The Gaia Requiem for Strings, Soprano and Piano by Michael J. Stewart

Savikalpa Samadhi 

Savikalpa Samadhi is part of a series of orchestral and electronic pieces inspired by The Overview Effect. The Overview Effect has been described as a cognitive shift in awareness reported astronauts and cosmonauts during spaceflight while viewing the Earth from the perspective of space. The overview effect has been considered to be one of the stimuli that led to the Gaia Hypothesis.

Savikalpa Samadhi is scored for strings, piano, soprano and boys' choir. 

Ed Mitchell - Astronaut

After I came back and tried to understand what this experience was all about I could find nothing in the science literature about it and nothing the religious literature that I looked at, so I turned to a local university and asked to help about what I saw and when the came back to me a few weeks later they said that they well in the ancient literature we found a description called Savikalpa Samadhi which means you see things as you see them with your eyes but you experience them emotionally and viscerally as it was ecstasy and sense of unity and total oneness.
— Ed Mitchell - Astronaut
One of the astronauts said when we original went to the Moon our total focus was on the Moon, we weren’t thinking about looking back at the Earth, but now that we have done it that may well have been the most important reason we went.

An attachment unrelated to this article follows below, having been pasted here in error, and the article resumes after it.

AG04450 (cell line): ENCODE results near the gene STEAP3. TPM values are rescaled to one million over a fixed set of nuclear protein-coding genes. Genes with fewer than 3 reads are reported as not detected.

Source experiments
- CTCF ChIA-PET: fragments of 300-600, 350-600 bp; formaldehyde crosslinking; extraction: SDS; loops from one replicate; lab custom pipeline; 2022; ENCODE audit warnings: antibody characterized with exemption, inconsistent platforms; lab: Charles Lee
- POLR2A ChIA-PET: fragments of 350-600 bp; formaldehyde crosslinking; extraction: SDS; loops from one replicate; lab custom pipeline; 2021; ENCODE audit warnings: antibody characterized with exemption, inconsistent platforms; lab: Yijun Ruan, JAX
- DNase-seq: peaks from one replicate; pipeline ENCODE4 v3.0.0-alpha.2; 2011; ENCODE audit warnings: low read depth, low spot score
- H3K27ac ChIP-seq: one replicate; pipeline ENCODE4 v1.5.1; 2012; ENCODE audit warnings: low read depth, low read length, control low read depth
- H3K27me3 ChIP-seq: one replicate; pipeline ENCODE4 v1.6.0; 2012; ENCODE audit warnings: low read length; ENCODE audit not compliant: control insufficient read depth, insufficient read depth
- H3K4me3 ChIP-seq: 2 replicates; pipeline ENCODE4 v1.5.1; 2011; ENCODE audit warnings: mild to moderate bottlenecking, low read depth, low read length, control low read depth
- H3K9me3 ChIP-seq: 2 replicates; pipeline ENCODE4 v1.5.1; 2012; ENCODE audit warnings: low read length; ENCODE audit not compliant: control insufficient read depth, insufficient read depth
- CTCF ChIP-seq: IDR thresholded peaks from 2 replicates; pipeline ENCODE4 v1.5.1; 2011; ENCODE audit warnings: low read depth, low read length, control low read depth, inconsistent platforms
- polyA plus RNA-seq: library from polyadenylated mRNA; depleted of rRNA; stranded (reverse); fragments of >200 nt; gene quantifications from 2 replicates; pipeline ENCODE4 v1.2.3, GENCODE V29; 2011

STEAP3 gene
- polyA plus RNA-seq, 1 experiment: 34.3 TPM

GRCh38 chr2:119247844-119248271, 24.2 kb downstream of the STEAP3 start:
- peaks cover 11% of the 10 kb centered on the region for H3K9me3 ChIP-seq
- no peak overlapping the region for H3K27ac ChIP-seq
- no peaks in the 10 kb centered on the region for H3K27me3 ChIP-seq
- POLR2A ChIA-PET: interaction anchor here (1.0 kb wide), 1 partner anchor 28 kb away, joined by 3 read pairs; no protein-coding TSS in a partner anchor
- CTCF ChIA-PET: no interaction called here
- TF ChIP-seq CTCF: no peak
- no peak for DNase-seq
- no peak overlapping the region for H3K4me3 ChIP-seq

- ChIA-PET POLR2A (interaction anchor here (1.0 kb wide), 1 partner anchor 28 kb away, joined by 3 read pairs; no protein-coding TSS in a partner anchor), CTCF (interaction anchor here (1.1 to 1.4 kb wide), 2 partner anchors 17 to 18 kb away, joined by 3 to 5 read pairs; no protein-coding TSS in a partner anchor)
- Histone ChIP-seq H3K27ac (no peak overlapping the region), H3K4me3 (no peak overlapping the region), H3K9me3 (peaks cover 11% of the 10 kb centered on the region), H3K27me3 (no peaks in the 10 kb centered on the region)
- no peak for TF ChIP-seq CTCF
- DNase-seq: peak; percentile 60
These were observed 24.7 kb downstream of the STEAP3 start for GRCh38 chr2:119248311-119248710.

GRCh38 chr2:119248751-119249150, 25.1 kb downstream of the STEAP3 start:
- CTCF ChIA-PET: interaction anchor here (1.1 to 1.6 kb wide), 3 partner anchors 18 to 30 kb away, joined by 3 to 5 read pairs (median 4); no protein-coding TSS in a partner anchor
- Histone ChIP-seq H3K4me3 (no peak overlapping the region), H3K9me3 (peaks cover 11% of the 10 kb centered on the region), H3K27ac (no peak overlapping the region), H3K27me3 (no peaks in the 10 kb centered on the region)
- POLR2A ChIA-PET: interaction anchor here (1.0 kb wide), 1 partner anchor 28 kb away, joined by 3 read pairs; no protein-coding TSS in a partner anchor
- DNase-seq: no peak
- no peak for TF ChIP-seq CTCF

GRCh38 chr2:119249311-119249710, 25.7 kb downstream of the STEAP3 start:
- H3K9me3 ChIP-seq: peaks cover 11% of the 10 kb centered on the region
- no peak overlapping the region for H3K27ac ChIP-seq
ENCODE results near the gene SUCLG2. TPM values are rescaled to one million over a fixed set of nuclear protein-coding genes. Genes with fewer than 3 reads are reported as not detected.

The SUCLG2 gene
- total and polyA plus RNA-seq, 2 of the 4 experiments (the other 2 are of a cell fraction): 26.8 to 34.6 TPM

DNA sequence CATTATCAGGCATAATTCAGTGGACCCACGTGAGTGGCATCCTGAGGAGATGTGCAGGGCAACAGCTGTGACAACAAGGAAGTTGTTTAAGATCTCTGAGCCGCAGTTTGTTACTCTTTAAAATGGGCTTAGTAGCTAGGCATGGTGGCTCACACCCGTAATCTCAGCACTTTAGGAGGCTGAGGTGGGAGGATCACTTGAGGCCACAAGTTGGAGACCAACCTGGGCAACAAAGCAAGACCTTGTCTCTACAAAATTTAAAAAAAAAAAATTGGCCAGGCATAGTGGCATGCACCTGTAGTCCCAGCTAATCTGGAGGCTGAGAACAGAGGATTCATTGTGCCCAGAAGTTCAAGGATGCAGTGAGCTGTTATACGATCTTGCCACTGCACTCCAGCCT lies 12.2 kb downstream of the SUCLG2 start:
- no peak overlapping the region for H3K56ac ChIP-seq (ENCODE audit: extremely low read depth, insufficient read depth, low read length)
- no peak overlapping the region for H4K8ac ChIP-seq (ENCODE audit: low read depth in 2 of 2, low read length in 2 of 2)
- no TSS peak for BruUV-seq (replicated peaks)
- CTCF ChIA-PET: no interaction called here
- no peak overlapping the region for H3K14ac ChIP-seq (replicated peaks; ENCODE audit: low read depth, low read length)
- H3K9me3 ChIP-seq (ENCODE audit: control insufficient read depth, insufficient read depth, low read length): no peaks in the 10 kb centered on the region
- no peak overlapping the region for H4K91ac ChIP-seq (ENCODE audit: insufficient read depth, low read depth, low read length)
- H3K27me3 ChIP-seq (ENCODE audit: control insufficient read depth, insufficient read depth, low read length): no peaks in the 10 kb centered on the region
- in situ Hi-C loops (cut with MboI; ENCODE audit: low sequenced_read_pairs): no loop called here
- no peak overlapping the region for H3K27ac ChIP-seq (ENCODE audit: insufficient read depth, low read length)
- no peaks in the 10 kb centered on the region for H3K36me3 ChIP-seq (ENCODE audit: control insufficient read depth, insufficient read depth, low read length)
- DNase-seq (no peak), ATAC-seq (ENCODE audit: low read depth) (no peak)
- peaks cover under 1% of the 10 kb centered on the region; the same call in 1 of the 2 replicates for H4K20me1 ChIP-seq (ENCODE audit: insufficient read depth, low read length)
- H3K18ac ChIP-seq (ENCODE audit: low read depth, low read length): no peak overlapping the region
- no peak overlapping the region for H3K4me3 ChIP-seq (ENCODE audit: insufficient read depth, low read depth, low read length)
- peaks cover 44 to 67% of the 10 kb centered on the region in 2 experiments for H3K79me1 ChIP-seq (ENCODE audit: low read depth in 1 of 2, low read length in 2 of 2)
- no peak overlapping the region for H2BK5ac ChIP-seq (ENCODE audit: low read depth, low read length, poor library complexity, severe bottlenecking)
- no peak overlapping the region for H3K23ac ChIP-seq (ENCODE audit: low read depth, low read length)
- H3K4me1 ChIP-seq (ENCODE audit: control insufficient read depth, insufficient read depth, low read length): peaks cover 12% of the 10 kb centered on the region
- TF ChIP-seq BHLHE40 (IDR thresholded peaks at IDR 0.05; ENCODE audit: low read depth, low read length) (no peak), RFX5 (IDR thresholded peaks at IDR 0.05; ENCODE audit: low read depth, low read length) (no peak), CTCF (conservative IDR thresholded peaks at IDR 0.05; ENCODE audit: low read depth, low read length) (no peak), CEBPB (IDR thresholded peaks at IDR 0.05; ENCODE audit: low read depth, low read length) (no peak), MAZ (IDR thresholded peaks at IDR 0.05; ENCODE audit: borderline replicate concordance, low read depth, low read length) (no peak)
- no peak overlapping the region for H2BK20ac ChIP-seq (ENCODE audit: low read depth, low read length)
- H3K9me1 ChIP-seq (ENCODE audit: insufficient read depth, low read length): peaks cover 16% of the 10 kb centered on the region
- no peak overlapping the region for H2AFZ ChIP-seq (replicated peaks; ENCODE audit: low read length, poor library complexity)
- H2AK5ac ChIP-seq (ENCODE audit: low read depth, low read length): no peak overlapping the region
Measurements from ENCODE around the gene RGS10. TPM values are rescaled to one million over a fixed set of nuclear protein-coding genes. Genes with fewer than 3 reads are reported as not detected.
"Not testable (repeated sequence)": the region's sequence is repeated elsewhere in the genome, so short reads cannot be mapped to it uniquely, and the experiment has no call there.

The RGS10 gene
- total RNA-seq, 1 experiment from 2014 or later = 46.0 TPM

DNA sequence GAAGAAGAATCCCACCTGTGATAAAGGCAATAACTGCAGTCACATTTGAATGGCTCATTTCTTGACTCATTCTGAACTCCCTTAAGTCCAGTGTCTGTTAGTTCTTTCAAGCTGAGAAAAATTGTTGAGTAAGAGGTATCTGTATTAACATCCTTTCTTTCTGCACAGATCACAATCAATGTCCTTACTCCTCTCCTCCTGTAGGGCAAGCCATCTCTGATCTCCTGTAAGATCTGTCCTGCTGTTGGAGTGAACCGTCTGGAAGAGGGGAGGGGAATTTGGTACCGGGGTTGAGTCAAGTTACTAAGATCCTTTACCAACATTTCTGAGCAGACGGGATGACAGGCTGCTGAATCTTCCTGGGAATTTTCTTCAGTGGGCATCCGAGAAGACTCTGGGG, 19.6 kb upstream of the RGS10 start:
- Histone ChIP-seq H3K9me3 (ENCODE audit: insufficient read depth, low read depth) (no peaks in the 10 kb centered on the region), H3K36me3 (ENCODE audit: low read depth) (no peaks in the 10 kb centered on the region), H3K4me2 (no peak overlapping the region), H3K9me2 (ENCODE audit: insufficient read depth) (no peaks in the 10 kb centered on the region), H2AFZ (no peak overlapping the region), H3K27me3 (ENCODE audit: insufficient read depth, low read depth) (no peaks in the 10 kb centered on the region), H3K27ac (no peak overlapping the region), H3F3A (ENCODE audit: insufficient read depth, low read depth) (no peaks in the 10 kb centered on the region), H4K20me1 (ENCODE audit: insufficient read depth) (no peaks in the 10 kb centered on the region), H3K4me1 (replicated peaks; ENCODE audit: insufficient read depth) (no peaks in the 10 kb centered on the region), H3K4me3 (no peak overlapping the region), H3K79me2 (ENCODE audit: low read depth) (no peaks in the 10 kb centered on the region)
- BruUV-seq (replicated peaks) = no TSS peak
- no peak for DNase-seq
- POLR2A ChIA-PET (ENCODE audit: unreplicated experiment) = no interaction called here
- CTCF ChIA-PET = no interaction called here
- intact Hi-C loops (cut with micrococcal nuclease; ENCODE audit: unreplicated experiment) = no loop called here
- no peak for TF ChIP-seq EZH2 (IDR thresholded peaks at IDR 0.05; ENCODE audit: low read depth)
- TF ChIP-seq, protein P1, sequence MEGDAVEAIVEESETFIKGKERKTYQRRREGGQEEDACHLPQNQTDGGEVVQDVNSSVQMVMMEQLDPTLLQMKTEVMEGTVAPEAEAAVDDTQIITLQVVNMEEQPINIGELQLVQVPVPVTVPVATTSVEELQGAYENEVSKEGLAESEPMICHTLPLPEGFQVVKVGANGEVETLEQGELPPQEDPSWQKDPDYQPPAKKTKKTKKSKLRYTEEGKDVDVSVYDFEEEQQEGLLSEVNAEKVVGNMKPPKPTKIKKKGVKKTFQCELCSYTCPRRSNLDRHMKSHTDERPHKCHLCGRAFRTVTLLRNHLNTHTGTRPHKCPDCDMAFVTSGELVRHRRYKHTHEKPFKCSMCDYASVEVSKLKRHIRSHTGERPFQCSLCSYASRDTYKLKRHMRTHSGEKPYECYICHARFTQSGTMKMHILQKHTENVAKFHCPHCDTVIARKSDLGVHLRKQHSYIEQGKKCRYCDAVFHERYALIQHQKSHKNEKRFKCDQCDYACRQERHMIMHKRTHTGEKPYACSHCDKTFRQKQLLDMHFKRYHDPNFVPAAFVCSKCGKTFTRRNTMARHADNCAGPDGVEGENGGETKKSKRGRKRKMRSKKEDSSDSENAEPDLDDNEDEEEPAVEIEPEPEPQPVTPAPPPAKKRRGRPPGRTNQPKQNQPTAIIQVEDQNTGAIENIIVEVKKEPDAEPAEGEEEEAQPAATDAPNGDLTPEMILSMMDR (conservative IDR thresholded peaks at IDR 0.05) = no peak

— David Beaver - Co-founder 'Overview Institute'.

David Beaver - Co-founder 'Overview Institute'

It really is striking and it is really sobering to see this paper-thin layer and to realise that that little paper-thin layer is all that protects every living thing on Earth from death from the harshness of space.
— Ron Garan - Shittle/ISS Astonaut

We should be the heart and mind of the Earth, not its malady. So let us be brave and cease thinking of human needs and rights alone, and see that we have harmed the living Earth and need to make our peace with Gaia. We must do it while we are still strong enough to negotiate, and not a broken rabble led by brutal war lords. Most of all, we should remember that we are a part of it, and it is indeed our home.

—  James Lovelock. The Independent, 16 January 2006.


I can only describe what I have seen - looking down at the Earth and you see that line that separates day into night slowing moving across the planet. Thunderstorms on the horizon casting these long shadows on the horizon as the Sun sets and then watching the Earth come alive.
— Ron Garan - Shuttle/ISS Astronaut